STAMFORD, Conn. -- The need for emergency food has doubled in volume in the past five years, according to The Food Bank of Lower Fairfield County. A Stamford moving company, in partnership with a New Jersey nonprofit organization, is doing its part to help solve the growing food insecurity concern.
Since 2013, Kaster Moving Company of Stamford has donated 2,250 pounds of food to the Food Bank of Lower Fairfield County and the Connecticut Food Bank. In the past four years, the 40-year-old business has provided enough food to provide 1,850 meals for their neighbors in need.
- Who: Kaster Moving Company, Stamford
- What: In partnership with Move For Hunger of New Jersey, collects food from clients who are relocating
- Did you know? 20 percent of children in Connecticut are hungry or at risk of hunger
The company works with Move For Hunger, based in Asbury Park, N.J., to obtain food from people who are moving. Move For Hunger works with more than 700 moving companies in the United States, but Kaster is the only one in Lower Fairfield County. Crown Relocations World Mobility of Danbury and Shepard’s of Bethel are the only other Fairfield County moving companies to partner with Move For Hunger.
“It didn’t take much to sell us on it,’’ said Gail Carey, a relocation coordinator for Kaster. “When our sales people go out, they explain what the program is and what we’re trying to accomplish. We’ll remind them again when we send them their confirmation documents. We bring a box for the shipper to pack any unwanted food and deliver it to the Food Bank. It is just down the road so it’s convenient for us to drop it off."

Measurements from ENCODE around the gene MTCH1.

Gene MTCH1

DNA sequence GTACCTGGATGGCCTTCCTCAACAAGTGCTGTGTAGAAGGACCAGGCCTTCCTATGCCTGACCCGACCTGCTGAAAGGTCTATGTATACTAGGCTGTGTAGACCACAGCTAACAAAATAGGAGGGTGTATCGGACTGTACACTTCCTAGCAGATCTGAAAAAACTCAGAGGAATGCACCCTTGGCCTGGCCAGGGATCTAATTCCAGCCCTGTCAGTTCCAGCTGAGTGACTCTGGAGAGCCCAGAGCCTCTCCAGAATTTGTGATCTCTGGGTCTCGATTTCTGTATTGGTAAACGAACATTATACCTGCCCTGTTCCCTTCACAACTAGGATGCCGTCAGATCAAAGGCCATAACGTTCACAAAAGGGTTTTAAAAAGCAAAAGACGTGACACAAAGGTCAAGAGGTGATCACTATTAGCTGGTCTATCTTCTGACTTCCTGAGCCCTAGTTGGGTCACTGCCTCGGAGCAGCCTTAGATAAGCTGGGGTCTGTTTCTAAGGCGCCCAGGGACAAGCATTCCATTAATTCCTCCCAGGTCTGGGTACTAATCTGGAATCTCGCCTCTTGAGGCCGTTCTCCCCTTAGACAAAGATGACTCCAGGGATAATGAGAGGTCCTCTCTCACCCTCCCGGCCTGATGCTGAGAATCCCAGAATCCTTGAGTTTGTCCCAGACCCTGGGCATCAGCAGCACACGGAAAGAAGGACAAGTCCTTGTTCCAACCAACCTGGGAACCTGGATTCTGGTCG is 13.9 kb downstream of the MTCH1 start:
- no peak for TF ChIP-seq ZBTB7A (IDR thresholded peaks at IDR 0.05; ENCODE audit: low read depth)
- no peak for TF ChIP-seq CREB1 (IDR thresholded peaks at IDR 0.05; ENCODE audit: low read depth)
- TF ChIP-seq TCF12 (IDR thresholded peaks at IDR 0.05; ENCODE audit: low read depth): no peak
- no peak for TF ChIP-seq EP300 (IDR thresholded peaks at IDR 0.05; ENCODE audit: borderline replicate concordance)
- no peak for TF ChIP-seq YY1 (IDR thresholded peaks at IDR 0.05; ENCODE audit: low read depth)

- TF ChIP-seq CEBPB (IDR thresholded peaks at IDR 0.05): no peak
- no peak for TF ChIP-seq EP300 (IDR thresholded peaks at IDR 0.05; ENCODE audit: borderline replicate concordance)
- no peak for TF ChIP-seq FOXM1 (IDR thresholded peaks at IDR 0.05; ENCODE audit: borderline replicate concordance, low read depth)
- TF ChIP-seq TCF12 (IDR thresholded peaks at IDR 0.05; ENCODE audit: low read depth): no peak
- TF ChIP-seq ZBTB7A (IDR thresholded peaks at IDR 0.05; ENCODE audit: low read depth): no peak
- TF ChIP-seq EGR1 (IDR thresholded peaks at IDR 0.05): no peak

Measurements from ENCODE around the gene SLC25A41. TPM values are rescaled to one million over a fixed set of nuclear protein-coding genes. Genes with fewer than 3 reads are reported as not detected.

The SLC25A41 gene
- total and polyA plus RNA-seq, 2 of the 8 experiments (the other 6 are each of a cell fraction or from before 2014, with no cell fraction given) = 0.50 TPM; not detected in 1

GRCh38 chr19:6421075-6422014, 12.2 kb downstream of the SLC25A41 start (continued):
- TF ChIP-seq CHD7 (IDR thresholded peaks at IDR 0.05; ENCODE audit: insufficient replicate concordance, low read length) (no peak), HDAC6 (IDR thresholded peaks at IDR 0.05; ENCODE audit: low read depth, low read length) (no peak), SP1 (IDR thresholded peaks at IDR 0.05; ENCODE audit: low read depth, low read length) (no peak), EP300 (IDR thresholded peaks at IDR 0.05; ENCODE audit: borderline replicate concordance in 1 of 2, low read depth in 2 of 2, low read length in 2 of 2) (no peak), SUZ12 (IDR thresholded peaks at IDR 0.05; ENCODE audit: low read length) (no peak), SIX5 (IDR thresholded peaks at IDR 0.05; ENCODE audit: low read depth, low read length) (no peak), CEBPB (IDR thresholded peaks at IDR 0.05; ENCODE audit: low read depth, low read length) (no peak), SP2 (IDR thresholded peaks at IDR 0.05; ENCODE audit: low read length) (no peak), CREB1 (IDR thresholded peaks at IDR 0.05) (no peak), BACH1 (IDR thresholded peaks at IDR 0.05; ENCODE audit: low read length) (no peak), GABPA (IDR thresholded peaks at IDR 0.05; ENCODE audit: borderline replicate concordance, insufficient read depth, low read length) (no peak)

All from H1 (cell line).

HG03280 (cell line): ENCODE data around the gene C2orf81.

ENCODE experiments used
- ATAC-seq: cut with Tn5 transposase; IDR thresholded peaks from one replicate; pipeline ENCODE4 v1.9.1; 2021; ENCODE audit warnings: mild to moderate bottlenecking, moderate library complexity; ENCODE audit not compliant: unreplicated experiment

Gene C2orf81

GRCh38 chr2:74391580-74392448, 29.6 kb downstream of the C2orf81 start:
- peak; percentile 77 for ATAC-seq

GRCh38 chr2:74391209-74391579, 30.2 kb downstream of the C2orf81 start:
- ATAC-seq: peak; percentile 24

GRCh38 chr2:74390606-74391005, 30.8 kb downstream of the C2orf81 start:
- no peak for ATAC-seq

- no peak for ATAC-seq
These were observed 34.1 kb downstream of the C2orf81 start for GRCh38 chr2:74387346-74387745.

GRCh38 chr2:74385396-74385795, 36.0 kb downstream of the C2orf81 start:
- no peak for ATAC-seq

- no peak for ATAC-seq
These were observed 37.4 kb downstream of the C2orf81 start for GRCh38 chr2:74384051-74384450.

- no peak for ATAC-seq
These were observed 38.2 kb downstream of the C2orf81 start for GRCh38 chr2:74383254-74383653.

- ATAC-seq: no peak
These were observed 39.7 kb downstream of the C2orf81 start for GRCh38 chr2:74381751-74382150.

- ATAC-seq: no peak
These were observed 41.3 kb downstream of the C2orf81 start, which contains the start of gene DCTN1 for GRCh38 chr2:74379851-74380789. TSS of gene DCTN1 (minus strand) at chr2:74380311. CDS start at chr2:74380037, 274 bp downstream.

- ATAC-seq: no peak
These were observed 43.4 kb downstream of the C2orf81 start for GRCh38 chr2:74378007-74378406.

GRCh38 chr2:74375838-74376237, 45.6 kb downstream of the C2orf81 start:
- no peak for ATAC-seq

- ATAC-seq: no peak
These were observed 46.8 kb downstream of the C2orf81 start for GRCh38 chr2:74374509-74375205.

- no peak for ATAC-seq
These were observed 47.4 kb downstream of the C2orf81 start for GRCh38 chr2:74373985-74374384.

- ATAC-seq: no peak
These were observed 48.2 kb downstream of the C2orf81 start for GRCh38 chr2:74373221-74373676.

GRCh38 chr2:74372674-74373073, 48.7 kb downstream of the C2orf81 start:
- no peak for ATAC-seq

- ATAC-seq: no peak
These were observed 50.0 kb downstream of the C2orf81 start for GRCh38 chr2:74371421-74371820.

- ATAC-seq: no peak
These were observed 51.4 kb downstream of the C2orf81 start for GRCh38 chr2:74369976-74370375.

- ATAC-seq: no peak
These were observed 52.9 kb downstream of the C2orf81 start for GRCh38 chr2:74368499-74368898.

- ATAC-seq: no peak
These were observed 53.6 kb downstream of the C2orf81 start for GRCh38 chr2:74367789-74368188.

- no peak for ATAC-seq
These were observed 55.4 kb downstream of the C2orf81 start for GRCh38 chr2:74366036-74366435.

Move For Hunger was founded in 2009 by Adam Lowy, whose family owned a New Jersey moving company for nearly a century. He found that when people move, they frequently throw out perfectly good food.
“What bothered us is the amount of non-perishable food that was getting thrown away,’’ Lowy said. “We wanted to change that and people got really excited about it. The goal of Move For Hunger is to mobilize this industry and give them a simple way to give back.”
More than 700 companies across the United States and Canada now work with Move For Hunger. A Norwalk woman, Theresa Paulovic, worked with Kaster to arrange for a moving van to come to her house and invited people to donate food. Paulovic has hosted the van for the past two years, and last November collected more than 1,000 pounds of food.
“It’s a terrific idea because in moving, weight is what costs you,’’ Carey said. “Instead of spending money on moving or throwing food away, you can give it to someone who needs it here.”
“It’s an easy way to give back,’’ Lowy added. “We’re proud that we’re able to keep the impact local. Since we started we’ve collected over seven million pounds of food.”
The need for food is astonishing, even in wealthy Fairfield County. According to The Food Bank of Lower Fairfield County, 20 percent of children in Connecticut are hungry or at risk of hunger. The high cost of housing in Fairfield County frequently forces families to choose between paying rent or purchasing food, even for two-income households.
“People want to give,’’ Lowy said. “They want to do good, regardless of their socio-economic status. If you can make it easy, people will do it. I can see in the communities we are in, people are excited about doing good.”
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